farina di castagne

Spelt Wheat (Farro) and chestnut flour

These two delicious earthy products can be found in abundance in Garfagnana

Spelt is an ancient cereal, a favourite dish of the Romans, who used it to nourish their legions. Although it has now rare to find, it is still going strong in Garfagnana where it is still made in old stone mills.
Thanks to the popularity of natural, vegetarian and vegan cooking, spelt is becoming increasingly well-known outside its home region.

Spelt soup is a typical Garfagnana dish, is not only delicious, but healthy too. As with all genuine products, the origin of spelt had to be guaranteed and protected. The Garfagnana Mountain Community obtained first the IGP quality certification for this product and later formed a control and promotional committee. This is part of a wider plan aimed at promoting typical local products and protecting the consumer.

‘Le Contee del Farro’ Festival
during the last weekend of July, in Piazza al Serchio. A rich programme of handicraft market stalls and entertainment accompany the tasting of spelt in different recipes, including two versions of excellent beer obtained through the fermentation of the cereal.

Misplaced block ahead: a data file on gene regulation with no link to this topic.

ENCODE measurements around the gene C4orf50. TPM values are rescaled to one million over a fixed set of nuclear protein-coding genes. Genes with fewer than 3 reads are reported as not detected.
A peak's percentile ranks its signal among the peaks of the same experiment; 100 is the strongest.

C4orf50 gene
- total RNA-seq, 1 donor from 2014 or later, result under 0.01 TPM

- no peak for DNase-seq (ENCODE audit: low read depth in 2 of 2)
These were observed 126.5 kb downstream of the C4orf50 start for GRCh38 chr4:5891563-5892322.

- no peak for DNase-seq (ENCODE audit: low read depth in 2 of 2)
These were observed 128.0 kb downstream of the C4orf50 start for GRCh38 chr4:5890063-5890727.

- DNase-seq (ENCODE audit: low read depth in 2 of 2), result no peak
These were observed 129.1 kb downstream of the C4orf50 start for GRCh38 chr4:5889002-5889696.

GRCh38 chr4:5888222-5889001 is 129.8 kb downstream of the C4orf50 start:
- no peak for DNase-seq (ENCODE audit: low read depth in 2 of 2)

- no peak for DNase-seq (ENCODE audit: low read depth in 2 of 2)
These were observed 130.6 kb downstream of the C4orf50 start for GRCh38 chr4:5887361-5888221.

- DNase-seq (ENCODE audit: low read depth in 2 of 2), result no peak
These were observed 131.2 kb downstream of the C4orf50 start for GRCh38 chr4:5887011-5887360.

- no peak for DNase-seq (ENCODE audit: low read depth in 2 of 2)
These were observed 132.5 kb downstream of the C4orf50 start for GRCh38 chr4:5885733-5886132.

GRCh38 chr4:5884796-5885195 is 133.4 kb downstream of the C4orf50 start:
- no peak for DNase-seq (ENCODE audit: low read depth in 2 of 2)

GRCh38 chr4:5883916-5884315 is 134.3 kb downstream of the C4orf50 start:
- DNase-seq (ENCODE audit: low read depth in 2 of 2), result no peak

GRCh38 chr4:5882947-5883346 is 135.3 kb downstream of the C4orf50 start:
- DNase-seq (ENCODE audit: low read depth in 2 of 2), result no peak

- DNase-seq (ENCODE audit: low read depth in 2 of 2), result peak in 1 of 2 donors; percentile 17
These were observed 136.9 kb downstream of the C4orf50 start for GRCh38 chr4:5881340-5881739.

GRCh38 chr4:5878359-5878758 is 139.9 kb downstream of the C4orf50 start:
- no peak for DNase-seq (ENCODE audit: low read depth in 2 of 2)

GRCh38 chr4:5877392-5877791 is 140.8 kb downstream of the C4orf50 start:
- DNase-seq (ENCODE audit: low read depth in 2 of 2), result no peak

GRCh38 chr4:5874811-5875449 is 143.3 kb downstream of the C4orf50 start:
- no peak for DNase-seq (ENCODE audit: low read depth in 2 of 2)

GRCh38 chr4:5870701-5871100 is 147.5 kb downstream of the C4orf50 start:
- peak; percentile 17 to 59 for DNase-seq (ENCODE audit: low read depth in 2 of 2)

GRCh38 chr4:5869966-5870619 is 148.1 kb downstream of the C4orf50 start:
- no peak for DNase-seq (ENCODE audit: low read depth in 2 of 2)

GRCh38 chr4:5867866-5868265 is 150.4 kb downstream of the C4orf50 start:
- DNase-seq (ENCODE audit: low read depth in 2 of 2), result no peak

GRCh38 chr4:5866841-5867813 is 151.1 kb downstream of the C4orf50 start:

At the beginning of the twentieth century, there were eighteen thousand hectares of chestnuts trees growing in the Gafagnana Valley. Their precious fruits were protected by the local governments. Giovanni Pascoli, a famous Italian poet, chose to live in the Serchio Valley and dedicated a lot of poems and songs to chestnut trees.

Many of the chestnuts trees in the Serchio Valley are extremely old. Some of them even their own names such as the Old lady and the Mayor, underlining the confidence that the human population have in these old ‘inhabitants’ of the mountains.

The woods were cultivated for years and provided the backdrop for many historical events and legendary tales. They inspired many popular songs and plays, whose tradition is still alive in the “Canto del Maggio” (Song of May).

Kilns are used to dry the fruits, criss-crossing the countryside they are one of the most common features of the landscapes in the region. They can give food all year round, especially during the cold months of winter. Chestnuts are traditionally dried with a slow burning fire in the ‘metato’ (the drying hut).

After forty days the chestnuts are ready to be ground into ‘farina di Neccio della Garfagnana (chestnut flour from Garfagnana),a product which is guaranteed by the prestigious IGP label today.

The use of the ‘farina di neccio’ is very popular and was once used instead of wheat flour. When the flour is cooked in hot water one can prepare a sweet ‘polenta’to accompany cheese and hams. With the same batter cooked in iron ‘testi’, direct on the fire, one can prepare tasty pancakes which are known locally as ‘necci’.

‘Castagnaccio’ cake is one of the most popular recipes and is eaten throughout Tuscany. Chestnut flour is combined with water and rosemary, orange peel, pine nuts and olive oil and baked in the oven. The flour can also be used to make bread and gnocchi, perhaps served with a tasty meat or mushroom sauce.
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From:01/Jan/2017 to: 31/Dec/2017
Via Del Casalino Town:Capannori